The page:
Children’s photographer, creating your what to wear guide clothing for outdoor photo shoots
Over the next 2 months I will be running a number of children’s photography workshops all around finding great light and using environmental backdrops. Ahead of my photography training days, I brief my families on what to wear to ensure that THEY are the focus of the images and not their clothing. I believe it is very important for a Children’s photographer to liaise as much with a family in advance to get the best, and widest variety of images, they possibly can.
” We want the child to be the first thing we see in an image, not their clothing”
Using a colour wheel as inspiration
As your photography style and vision grows you will start to develop a stronger sense of how you like to style children for your shoots. I personally like strong contrast so will often add a pop of colour which would be considered a complimentary colour on the colour wheel. There are 3 different ways that you can use a colour wheel for inspiration:
1. Complimentary colours – opposites attract so choosing colours on the opposite side of the colour wheel.
2. Analogous Colours – Colours next to one another.
3. Triad colours – This is more complex where you use colours from every third of the wheel.
Creating your own bespoke colour pallets to share with families
As technology moves on, the colour wheel has now become an interactive tool in the form of ‘Coolers‘. This is one of the most useful free tools I have come across online and not only can you use this on your desktop, you can also install it as an app on your phone!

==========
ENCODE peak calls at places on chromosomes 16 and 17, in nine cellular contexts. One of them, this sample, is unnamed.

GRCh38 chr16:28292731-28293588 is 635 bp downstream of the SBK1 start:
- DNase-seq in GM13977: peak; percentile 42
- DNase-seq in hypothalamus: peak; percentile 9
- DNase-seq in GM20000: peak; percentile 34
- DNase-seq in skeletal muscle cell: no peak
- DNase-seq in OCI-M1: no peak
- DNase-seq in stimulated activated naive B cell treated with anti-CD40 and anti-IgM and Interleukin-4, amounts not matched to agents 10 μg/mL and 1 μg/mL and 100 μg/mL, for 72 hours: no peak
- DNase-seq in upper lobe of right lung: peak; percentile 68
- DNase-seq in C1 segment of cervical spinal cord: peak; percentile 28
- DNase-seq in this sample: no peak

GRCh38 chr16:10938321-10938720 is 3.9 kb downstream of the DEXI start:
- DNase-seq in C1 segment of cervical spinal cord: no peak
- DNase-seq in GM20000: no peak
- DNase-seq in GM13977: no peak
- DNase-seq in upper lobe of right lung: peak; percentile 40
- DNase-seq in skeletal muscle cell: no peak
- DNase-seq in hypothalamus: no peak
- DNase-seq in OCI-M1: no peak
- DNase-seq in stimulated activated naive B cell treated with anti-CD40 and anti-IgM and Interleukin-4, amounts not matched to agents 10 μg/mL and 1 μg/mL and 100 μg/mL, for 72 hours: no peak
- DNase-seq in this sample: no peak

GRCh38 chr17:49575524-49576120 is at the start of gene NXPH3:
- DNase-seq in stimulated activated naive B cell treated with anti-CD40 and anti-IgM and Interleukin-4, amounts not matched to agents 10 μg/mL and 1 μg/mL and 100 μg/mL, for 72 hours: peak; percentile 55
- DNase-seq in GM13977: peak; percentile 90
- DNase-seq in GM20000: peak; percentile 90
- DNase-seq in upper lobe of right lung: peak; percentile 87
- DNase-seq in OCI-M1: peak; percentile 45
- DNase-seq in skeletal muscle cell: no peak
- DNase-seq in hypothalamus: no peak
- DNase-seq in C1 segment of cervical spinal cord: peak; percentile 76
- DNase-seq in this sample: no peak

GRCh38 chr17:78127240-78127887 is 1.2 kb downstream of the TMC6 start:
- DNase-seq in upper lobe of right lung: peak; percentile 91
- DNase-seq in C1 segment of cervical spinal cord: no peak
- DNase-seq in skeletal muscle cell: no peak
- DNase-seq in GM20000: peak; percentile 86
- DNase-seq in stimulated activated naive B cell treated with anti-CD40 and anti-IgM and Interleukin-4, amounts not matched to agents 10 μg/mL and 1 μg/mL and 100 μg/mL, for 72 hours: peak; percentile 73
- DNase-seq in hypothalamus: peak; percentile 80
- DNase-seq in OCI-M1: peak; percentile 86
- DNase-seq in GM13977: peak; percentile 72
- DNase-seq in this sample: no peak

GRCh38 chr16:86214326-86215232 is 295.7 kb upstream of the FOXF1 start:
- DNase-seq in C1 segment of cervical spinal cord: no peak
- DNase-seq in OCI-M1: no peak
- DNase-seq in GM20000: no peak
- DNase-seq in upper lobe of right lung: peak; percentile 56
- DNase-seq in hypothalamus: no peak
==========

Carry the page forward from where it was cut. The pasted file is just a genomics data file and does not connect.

To start you identify one colour as a base colour. For example, being Summer there are a huge amount of Summer greens around, like the ones shown below. I would dropper off any of these greens in Photoshop to get a HSB reference, and drop this into Cooler and then lock that colour in.
Here are 4 colour sets generated, using the same green as a base, and you can see how they move between complimentary, analogous and traid colours mentioned above. My style leans towards the 4th panel which keeps a more neutral based with the light blue and green, and then adding a pop of purple or magenta.
Using Pinterest to share your style & colour vision
Once I have generated my colour charts I then share these with the families in the form of a pinterest board like the one shown below. I show example of boys and girls of different ages. If you would like to follow my board you can visit it Nina Mace Photography Pinterest board .
Feel free to share any tools you use for deciding on your outfits for children’s outdoor photo-shoots in the comments below.
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